Prince George’s County, Maryland, Executive Angela Alsobrooks told members of the county’s state House delegation to Annapolis that she expects police reform will be “a red-hot issue that will have all of our attention during this next legislative session.”
Members of Maryland’s House of Delegates from Prince George’s County held a virtual meeting on legislative priorities for the upcoming session in Annapolis, which is slated to start Jan. 13.
Alsobrooks told lawmakers that “people of every stripe have taken to the streets to demand reforms to police departments” with “social justice and equality for all.”
She formed the county’s Police Reform Work Group, co-chaired by Prince George’s County Circuit Court Judge Maureen Lamasney and state Del. Alonzo Washington, a Democrat who represents Prince George’s County.
County State’s Attorney Aisha Braveboy also told lawmakers that one of her legislative priorities would be passing a bill that would mandate body-worn cameras for police by 2025. Braveboy told members of the county delegation that would have an economic impact, something that’s also referred to as a “fiscal note” in legislative lingo.
She said, “We will likely have to create a digital evidence unit that can review this footage, that can redact video as necessary and also we need resources for retention,” meaning storage for data.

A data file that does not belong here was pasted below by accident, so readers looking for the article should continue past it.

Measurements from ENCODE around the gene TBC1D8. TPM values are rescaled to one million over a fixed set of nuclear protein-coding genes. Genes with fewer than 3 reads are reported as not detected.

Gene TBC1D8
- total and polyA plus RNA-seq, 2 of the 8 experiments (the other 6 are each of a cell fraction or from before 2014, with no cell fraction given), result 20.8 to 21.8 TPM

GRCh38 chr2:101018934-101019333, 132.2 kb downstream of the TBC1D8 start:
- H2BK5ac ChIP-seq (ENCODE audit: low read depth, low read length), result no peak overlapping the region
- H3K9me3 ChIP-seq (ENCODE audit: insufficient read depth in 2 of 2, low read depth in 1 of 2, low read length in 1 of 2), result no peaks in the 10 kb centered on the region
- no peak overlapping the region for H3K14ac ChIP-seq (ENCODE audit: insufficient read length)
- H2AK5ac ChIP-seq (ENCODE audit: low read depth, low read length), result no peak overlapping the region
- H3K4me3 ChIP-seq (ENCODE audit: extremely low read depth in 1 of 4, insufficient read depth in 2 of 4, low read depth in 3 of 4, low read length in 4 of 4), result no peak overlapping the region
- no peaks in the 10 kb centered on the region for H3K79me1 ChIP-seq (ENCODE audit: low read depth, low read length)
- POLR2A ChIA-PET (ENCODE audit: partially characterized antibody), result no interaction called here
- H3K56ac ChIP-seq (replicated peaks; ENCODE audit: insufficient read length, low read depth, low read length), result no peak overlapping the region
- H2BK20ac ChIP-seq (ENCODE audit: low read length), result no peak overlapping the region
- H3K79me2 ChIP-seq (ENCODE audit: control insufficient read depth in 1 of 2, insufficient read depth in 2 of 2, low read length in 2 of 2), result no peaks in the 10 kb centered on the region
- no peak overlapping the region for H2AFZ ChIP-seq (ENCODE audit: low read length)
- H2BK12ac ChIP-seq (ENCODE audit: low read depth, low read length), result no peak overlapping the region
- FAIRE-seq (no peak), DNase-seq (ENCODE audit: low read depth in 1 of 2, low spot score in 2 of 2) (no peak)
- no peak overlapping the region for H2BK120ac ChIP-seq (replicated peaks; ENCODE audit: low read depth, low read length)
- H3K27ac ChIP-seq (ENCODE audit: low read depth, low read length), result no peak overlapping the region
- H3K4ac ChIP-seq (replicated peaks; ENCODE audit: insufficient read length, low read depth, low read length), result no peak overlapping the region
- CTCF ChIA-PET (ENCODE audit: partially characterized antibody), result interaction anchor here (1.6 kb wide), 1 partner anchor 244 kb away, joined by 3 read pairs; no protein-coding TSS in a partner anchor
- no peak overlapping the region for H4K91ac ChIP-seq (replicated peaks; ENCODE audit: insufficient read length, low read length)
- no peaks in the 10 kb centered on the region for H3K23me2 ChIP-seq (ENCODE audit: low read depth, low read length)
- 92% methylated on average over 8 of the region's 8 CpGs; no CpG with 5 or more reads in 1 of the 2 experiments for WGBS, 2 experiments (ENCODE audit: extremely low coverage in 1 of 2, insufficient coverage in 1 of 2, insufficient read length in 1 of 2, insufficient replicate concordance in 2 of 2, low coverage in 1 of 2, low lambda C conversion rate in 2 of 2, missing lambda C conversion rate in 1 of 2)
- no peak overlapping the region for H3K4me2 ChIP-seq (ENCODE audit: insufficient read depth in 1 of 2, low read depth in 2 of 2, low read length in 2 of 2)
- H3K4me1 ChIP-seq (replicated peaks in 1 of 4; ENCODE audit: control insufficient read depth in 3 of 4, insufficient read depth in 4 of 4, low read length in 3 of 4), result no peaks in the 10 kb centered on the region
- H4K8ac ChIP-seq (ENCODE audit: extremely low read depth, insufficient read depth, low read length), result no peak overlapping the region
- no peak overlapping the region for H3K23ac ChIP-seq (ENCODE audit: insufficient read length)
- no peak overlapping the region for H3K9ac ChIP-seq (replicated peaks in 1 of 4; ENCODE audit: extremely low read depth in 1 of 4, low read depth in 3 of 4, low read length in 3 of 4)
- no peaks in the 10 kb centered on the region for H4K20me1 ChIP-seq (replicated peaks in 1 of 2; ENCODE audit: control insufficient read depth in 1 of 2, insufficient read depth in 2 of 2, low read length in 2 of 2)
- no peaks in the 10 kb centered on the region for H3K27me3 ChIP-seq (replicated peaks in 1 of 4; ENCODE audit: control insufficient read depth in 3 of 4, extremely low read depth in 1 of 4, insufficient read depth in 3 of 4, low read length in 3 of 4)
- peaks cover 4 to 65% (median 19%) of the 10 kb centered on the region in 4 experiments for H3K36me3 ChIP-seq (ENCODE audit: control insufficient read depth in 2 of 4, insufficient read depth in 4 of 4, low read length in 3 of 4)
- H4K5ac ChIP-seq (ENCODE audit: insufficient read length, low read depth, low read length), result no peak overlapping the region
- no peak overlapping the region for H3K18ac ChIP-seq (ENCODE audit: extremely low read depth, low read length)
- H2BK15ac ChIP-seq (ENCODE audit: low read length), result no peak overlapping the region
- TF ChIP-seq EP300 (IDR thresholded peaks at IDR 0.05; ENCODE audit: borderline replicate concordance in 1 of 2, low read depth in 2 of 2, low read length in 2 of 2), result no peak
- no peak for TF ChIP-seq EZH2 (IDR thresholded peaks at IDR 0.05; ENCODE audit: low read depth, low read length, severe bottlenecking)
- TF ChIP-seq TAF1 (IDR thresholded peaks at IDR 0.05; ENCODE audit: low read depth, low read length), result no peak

When they return for the legislative session, lawmakers are expected to try to override Gov. Larry Hogan’s veto of the education reform bill, often referred to as the Kirwan plan.
Alsobrooks advised legislators that if the override should succeed, some attention would have to be paid to the funding formula included in the original legislation.
She added, “We are looking in our next budget season at a write-down of about $100 million in terms of revenue losses.”
Alsobrooks said she wanted lawmakers to be aware of that since, under the Kirwan bill, Prince George’s County would be among the first jurisdictions to have to pay into the reform plan.
Piggybacking on Alsobrooks’ comments, Prince George’s County Public Schools CEO Monica Goldson said with a drop in enrollment due to the COVID-19 pandemic, the school system is taking an economic hit.
Goldson said enrollment has dropped by roughly 3,000 students. “This could equate to approximately a $60 million loss to the school system,” she said, referring to funding that’s tied to per-pupil expenditures.
Another issue that Alsobrooks wants lawmakers to tackle: food deserts, a term that refers to areas that aren’t served by grocery stores.
She said part of the solution would be “to allow grocery stores located in food deserts to sell beer and wine. This we have learned is a tool” to attract top grocery chains to underserved areas.
Maryland’s General Assembly session will look different this year: Senate leaders already unveiled plans that include requiring everyone to wear masks at all times, and health screenings every day for people entering the State House complex.